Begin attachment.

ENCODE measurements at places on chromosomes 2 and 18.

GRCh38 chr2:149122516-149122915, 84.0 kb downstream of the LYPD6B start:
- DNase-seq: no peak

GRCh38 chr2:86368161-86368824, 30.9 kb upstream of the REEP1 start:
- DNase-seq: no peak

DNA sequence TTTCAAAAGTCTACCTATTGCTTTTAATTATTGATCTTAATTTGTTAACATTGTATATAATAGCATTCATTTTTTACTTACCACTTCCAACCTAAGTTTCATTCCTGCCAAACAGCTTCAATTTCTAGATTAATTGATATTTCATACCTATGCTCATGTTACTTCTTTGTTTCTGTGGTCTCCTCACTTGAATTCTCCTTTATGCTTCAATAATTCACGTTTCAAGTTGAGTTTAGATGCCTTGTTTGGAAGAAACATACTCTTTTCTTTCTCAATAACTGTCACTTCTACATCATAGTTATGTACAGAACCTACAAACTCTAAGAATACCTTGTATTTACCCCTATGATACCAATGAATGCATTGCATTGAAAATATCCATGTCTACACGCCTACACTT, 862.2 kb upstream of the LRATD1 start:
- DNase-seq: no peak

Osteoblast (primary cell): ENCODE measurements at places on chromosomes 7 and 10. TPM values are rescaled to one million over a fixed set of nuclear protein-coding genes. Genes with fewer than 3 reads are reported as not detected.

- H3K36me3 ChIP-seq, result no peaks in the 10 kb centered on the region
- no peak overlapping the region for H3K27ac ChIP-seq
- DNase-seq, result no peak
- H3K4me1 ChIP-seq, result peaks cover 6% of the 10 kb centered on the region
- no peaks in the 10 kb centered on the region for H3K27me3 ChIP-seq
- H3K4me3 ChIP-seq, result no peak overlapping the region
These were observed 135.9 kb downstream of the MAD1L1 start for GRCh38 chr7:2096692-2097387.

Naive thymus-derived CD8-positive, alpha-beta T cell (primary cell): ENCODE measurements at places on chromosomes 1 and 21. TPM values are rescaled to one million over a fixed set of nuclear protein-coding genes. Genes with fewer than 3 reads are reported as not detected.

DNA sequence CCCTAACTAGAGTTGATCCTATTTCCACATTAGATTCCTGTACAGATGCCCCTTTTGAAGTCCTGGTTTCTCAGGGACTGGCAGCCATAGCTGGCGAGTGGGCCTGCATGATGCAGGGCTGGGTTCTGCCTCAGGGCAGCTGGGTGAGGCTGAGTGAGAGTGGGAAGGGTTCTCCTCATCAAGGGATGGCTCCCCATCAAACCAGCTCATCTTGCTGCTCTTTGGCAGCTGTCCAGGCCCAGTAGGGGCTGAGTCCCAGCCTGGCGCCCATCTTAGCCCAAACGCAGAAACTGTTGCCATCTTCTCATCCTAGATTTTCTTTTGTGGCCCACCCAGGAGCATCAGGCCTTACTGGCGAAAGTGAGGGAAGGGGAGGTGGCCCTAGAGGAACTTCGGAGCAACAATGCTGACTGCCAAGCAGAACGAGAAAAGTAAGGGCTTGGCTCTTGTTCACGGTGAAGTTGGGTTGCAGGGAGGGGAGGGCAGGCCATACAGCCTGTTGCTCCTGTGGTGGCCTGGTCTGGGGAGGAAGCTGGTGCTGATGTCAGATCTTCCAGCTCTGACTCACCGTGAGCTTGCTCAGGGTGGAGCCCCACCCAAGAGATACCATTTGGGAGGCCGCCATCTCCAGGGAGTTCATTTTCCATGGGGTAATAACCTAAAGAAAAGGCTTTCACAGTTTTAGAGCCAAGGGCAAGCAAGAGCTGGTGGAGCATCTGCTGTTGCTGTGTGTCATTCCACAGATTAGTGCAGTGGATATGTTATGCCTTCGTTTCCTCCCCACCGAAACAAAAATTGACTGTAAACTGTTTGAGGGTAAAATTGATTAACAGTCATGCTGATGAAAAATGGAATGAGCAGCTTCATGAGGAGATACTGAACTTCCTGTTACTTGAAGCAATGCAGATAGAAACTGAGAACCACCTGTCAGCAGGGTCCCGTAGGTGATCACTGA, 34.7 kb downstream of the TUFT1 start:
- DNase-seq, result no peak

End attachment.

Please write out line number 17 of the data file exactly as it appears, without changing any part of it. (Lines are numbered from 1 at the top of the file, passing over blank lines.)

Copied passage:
DNA sequence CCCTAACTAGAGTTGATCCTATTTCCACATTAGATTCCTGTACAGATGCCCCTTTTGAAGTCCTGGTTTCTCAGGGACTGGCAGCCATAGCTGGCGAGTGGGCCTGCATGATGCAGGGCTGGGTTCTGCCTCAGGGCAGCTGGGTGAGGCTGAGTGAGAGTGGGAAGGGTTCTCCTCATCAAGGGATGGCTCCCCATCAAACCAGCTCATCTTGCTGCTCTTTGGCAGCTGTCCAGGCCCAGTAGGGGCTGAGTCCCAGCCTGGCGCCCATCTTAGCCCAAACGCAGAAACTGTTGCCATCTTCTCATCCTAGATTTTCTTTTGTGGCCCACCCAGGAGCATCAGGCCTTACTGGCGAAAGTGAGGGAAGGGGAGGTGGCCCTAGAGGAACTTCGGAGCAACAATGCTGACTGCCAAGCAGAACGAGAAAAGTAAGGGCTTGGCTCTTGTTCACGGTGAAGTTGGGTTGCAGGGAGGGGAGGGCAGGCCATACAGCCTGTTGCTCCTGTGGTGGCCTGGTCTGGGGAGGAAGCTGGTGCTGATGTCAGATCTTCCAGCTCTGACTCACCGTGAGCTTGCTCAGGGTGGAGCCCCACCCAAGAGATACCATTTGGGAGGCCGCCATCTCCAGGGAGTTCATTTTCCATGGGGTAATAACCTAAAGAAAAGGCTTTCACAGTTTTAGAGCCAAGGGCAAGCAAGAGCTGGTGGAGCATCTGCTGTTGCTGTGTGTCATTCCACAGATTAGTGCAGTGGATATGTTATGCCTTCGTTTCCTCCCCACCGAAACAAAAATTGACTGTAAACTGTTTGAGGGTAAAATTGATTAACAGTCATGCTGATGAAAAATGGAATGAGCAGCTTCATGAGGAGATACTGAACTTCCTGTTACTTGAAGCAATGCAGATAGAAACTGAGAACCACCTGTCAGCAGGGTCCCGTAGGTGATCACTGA, 34.7 kb downstream of the TUFT1 start: